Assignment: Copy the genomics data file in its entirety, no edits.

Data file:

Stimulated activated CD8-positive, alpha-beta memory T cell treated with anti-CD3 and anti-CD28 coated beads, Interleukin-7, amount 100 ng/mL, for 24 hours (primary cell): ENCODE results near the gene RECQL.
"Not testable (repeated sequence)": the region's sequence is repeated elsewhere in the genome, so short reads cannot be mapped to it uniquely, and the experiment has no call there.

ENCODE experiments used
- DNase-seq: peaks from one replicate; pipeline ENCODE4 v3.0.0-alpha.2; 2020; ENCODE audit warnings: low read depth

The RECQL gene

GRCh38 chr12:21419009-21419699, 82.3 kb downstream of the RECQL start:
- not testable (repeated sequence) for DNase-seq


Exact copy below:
Stimulated activated CD8-positive, alpha-beta memory T cell treated with anti-CD3 and anti-CD28 coated beads, Interleukin-7, amount 100 ng/mL, for 24 hours (primary cell): ENCODE results near the gene RECQL.
"Not testable (repeated sequence)": the region's sequence is repeated elsewhere in the genome, so short reads cannot be mapped to it uniquely, and the experiment has no call there.

ENCODE experiments used
- DNase-seq: peaks from one replicate; pipeline ENCODE4 v3.0.0-alpha.2; 2020; ENCODE audit warnings: low read depth

The RECQL gene

GRCh38 chr12:21419009-21419699, 82.3 kb downstream of the RECQL start:
- not testable (repeated sequence) for DNase-seq